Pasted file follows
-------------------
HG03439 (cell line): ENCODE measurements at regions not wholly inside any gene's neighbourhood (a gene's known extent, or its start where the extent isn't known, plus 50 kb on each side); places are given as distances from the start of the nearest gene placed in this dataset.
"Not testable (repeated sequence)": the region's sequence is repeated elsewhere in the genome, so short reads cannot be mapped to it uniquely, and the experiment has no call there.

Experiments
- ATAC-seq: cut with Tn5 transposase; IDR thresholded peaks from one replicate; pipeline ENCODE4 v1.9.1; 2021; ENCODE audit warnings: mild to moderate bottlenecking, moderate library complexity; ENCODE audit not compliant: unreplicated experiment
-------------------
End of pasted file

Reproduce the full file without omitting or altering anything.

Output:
HG03439 (cell line): ENCODE measurements at regions not wholly inside any gene's neighbourhood (a gene's known extent, or its start where the extent isn't known, plus 50 kb on each side); places are given as distances from the start of the nearest gene placed in this dataset.
"Not testable (repeated sequence)": the region's sequence is repeated elsewhere in the genome, so short reads cannot be mapped to it uniquely, and the experiment has no call there.

Experiments
- ATAC-seq: cut with Tn5 transposase; IDR thresholded peaks from one replicate; pipeline ENCODE4 v1.9.1; 2021; ENCODE audit warnings: mild to moderate bottlenecking, moderate library complexity; ENCODE audit not compliant: unreplicated experiment